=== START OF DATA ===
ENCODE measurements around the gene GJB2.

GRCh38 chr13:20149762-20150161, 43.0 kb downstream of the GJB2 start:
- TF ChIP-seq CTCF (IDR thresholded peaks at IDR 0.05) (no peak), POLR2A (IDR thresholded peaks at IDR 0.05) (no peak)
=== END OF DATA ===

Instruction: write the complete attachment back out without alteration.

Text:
ENCODE measurements around the gene GJB2.

GRCh38 chr13:20149762-20150161, 43.0 kb downstream of the GJB2 start:
- TF ChIP-seq CTCF (IDR thresholded peaks at IDR 0.05) (no peak), POLR2A (IDR thresholded peaks at IDR 0.05) (no peak)